Skip to main content

Thank you for visiting You are using a browser version with limited support for CSS. To obtain the best experience, we recommend you use a more up to date browser (or turn off compatibility mode in Internet Explorer). In the meantime, to ensure continued support, we are displaying the site without styles and JavaScript.

  • Letter
  • Published:

Preserving the evolutionary potential of floras in biodiversity hotspots


One of the biggest challenges for conservation biology is to provide conservation planners with ways to prioritize effort. Much attention has been focused on biodiversity hotspots1. However, the conservation of evolutionary process is now also acknowledged as a priority in the face of global change2. Phylogenetic diversity (PD) is a biodiversity index that measures the length of evolutionary pathways that connect a given set of taxa3,4. PD therefore identifies sets of taxa that maximize the accumulation of ‘feature diversity’. Recent studies, however, concluded that taxon richness is a good surrogate for PD5,6,7,8,9. Here we show taxon richness to be decoupled from PD, using a biome-wide phylogenetic analysis of the flora of an undisputed biodiversity hotspot—the Cape of South Africa. We demonstrate that this decoupling has real-world importance for conservation planning. Finally, using a database of medicinal and economic plant use10, we demonstrate that PD protection is the best strategy for preserving feature diversity in the Cape. We should be able to use PD to identify those key regions that maximize future options, both for the continuing evolution of life on Earth and for the benefit of society.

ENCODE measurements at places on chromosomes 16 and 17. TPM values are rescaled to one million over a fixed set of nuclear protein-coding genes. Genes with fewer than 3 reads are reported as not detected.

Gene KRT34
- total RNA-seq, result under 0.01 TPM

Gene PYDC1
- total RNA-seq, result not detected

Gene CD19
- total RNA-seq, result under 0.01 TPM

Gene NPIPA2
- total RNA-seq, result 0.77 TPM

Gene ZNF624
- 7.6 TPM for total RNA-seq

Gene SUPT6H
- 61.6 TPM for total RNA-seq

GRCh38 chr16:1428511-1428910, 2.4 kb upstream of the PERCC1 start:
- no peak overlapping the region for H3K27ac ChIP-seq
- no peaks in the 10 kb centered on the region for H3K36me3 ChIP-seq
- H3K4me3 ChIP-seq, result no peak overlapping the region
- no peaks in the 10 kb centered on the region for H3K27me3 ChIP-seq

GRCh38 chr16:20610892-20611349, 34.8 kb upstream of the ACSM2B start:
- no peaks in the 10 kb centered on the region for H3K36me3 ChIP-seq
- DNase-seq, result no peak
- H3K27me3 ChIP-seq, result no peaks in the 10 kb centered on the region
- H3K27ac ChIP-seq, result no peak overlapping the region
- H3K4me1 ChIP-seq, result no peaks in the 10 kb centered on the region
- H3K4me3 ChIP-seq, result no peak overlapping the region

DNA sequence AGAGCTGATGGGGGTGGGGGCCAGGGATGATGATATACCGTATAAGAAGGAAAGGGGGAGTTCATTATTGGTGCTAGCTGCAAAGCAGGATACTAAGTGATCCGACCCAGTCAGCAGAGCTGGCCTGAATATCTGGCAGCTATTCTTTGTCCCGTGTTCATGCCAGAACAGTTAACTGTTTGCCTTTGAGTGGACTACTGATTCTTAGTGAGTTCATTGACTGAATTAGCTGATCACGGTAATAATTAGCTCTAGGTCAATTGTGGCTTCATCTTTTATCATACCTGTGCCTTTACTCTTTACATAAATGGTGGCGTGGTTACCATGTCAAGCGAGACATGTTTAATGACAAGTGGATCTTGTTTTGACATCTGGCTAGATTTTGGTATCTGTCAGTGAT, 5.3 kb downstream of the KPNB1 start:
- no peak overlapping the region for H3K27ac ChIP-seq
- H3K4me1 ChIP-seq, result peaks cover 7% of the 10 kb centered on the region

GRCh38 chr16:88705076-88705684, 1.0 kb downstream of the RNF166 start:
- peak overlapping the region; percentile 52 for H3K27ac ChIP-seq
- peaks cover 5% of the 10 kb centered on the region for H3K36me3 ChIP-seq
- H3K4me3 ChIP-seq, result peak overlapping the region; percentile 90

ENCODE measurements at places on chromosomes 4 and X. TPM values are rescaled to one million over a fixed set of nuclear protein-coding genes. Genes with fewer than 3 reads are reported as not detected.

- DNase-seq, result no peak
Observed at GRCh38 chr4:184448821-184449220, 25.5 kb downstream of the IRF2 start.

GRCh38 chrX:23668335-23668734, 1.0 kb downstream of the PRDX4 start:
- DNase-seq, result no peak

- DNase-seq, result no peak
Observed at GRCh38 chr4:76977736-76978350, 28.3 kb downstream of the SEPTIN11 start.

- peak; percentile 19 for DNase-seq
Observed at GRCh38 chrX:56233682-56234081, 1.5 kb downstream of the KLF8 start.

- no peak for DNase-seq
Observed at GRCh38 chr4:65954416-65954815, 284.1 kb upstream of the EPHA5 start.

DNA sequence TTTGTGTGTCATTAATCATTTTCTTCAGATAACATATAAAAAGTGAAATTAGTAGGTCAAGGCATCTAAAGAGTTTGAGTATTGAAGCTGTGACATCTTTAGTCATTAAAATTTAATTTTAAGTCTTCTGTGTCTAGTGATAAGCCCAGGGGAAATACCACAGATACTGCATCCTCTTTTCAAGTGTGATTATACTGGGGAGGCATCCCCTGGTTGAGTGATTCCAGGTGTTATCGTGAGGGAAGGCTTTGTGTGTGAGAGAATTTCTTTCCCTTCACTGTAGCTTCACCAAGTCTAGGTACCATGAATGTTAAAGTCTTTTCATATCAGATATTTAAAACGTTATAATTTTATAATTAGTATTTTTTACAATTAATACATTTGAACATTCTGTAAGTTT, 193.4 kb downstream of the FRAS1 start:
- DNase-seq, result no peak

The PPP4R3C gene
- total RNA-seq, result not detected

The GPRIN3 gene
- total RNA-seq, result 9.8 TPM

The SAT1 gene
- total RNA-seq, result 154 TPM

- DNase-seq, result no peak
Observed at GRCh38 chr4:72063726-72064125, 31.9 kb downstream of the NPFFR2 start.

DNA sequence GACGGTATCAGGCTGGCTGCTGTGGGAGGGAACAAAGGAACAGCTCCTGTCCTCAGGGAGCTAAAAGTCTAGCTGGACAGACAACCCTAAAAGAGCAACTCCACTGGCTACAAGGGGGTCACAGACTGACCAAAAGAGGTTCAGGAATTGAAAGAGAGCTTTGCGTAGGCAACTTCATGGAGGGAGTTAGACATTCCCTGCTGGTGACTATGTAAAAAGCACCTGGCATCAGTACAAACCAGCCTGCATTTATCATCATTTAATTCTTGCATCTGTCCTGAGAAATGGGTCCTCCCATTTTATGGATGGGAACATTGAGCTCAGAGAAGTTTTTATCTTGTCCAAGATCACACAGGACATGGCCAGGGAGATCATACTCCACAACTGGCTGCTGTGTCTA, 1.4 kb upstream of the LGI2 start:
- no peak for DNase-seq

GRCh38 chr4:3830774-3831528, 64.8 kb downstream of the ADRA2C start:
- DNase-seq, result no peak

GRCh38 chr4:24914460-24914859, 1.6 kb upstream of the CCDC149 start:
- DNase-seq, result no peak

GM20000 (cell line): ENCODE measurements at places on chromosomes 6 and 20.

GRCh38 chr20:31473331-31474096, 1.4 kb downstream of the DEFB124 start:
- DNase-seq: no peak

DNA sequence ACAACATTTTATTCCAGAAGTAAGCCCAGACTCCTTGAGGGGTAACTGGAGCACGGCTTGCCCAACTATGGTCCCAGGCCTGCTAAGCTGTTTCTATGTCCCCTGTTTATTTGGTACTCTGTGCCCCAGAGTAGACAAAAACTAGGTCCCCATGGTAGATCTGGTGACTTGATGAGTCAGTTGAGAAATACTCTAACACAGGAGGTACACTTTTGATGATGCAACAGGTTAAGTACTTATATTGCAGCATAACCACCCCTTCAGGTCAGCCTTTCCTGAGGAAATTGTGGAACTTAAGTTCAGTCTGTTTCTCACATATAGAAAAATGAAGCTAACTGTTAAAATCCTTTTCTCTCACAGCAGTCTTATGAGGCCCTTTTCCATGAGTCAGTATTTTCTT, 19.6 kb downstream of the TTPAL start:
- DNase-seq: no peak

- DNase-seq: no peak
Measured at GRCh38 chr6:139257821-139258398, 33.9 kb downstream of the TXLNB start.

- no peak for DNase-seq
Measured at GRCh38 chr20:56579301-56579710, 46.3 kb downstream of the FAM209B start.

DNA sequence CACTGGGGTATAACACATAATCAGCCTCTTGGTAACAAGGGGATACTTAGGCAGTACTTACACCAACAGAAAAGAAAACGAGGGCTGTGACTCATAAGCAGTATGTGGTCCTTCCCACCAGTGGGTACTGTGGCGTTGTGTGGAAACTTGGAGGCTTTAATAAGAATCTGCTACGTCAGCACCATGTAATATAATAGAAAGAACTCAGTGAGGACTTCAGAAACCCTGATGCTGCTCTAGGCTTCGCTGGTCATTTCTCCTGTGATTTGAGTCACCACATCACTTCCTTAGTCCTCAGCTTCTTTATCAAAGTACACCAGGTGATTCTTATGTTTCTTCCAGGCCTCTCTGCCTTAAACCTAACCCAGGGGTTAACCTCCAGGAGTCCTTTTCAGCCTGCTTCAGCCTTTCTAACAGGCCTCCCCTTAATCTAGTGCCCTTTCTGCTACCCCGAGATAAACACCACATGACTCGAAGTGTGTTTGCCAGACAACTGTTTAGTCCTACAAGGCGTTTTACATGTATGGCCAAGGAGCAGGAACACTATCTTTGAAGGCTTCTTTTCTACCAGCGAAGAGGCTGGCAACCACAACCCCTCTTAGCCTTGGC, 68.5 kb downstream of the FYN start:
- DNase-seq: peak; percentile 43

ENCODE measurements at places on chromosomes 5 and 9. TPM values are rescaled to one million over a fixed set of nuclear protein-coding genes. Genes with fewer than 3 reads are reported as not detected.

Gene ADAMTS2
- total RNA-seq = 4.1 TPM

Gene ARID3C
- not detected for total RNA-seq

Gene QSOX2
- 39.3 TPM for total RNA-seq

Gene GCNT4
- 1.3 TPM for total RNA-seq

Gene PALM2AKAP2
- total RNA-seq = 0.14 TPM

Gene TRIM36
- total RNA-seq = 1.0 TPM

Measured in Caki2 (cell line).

This is a preview of subscription content, access via your institution

Access options

Buy this article

Prices may be subject to local taxes which are calculated during checkout

Figure 1: Taxon richness and phylogenetic diversity in the Cape.
Figure 2: Complementarity analysis of PD and genus richness.

Similar content being viewed by others


  1. Myers, N., Mittermeier, R. A., Mittermeier, C. G., da Fonseca, G. A. B. & Kent, J. Biodiversity hotspots for conservation priorities. Nature 403, 853–858 (2000)

    Article  ADS  CAS  Google Scholar 

  2. Mace, G. M., Gittleman, J. L. & Purvis, A. Preserving the tree of life. Science 300, 1707–1709 (2003)

    Article  ADS  CAS  Google Scholar 

  3. Faith, D. P. Conservation evaluation and phylogenetic diversity. Biol. Conserv. 61, 1–10 (1992)

    Article  Google Scholar 

  4. Vane-Wright, R. I., Humphries, C. J. & Williams, P. H. What to protect? Systematics and the agony of choice. Biol. Conserv. 55, 235–254 (1991)